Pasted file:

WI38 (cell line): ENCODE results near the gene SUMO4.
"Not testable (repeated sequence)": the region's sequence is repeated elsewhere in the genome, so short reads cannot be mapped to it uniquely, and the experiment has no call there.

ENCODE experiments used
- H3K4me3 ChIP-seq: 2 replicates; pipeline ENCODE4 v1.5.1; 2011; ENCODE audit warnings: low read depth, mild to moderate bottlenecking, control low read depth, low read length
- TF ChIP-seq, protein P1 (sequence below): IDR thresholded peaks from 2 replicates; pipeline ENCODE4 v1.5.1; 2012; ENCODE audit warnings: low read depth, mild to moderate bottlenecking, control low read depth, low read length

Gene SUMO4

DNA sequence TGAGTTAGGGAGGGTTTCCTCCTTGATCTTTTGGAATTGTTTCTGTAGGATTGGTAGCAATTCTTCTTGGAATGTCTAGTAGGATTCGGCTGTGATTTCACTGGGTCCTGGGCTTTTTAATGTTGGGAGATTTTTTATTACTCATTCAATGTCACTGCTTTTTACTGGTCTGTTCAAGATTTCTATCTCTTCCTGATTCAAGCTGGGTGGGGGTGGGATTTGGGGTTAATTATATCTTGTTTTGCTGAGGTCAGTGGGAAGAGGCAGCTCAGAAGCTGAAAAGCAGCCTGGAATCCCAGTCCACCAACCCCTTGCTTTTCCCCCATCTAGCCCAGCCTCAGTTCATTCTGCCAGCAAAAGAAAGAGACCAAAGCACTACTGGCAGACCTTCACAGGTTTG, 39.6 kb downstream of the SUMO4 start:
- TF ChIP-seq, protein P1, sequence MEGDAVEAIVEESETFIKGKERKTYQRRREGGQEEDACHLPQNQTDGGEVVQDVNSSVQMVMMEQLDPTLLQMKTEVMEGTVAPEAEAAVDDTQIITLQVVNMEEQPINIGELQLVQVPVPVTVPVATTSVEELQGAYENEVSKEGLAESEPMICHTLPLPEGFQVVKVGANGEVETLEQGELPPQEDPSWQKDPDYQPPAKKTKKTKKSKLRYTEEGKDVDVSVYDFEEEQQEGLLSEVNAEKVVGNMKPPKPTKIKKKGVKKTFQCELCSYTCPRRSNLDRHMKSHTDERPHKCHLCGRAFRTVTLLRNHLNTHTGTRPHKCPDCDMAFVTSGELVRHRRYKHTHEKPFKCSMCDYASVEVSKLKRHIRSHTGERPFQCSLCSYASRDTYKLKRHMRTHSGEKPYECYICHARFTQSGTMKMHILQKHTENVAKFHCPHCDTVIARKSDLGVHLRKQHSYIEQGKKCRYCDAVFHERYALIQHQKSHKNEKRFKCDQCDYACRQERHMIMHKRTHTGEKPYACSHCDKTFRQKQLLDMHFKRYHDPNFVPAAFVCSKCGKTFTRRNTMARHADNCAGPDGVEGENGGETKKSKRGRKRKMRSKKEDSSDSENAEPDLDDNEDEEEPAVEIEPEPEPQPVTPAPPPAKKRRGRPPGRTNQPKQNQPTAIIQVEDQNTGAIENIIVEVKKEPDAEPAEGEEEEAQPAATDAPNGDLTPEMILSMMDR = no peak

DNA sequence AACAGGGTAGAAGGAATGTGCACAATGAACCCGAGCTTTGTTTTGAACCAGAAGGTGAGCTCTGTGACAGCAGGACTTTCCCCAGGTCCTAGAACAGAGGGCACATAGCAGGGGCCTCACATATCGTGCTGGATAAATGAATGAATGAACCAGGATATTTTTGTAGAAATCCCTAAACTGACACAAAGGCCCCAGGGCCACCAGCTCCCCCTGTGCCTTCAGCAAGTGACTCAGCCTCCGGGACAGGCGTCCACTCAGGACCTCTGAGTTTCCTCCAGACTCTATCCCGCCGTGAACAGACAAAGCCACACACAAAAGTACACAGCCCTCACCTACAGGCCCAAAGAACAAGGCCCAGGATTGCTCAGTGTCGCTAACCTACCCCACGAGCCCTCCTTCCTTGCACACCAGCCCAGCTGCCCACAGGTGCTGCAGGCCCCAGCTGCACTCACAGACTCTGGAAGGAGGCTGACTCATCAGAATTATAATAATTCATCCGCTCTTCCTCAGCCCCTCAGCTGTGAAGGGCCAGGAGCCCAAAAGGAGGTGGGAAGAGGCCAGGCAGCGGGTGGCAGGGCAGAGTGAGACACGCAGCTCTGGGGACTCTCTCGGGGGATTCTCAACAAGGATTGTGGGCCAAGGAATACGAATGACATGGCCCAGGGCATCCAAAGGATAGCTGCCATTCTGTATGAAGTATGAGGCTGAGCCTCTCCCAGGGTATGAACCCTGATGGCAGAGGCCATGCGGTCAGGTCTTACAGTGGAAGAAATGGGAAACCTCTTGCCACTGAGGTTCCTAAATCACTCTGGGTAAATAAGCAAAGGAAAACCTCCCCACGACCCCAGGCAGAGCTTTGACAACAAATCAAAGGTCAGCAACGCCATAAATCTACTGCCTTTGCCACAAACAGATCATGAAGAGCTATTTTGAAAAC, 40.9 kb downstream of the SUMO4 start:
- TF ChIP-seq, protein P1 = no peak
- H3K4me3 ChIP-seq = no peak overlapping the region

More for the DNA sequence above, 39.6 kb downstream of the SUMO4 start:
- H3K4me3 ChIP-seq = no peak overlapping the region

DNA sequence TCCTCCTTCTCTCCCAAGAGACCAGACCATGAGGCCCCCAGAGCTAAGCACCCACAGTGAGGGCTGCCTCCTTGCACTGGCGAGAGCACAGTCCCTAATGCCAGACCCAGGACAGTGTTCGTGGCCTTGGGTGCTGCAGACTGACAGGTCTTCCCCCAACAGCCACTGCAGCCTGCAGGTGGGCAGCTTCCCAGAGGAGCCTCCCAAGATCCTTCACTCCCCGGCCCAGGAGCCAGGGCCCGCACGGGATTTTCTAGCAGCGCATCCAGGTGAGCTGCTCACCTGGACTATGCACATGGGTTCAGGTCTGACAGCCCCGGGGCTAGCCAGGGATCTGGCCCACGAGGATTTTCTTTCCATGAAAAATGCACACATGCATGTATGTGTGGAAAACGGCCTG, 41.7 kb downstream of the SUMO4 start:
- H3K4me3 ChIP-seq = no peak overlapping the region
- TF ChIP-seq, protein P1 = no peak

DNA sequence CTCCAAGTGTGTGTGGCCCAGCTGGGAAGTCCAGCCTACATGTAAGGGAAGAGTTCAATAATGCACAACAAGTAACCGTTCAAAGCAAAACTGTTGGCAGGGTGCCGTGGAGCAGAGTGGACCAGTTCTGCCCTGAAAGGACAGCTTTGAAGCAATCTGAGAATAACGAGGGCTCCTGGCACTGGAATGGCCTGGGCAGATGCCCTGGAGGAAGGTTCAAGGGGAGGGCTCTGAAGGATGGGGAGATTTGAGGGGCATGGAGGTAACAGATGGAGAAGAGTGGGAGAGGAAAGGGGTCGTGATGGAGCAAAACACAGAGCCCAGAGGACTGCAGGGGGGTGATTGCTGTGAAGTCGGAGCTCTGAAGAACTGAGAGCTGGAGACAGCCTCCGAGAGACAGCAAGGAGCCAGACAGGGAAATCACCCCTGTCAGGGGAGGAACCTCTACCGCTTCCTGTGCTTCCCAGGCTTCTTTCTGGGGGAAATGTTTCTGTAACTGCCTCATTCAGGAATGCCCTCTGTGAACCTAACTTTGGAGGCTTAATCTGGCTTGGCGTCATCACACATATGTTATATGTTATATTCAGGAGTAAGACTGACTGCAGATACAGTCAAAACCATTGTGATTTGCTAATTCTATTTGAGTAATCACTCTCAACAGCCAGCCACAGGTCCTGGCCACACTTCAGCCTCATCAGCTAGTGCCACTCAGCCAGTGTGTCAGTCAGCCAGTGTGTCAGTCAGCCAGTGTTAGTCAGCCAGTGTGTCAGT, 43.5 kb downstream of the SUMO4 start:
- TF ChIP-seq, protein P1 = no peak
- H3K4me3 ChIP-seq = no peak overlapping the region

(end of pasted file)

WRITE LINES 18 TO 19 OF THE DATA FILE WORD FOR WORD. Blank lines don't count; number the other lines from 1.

- TF ChIP-seq, protein P1 = no peak
- H3K4me3 ChIP-seq = no peak overlapping the region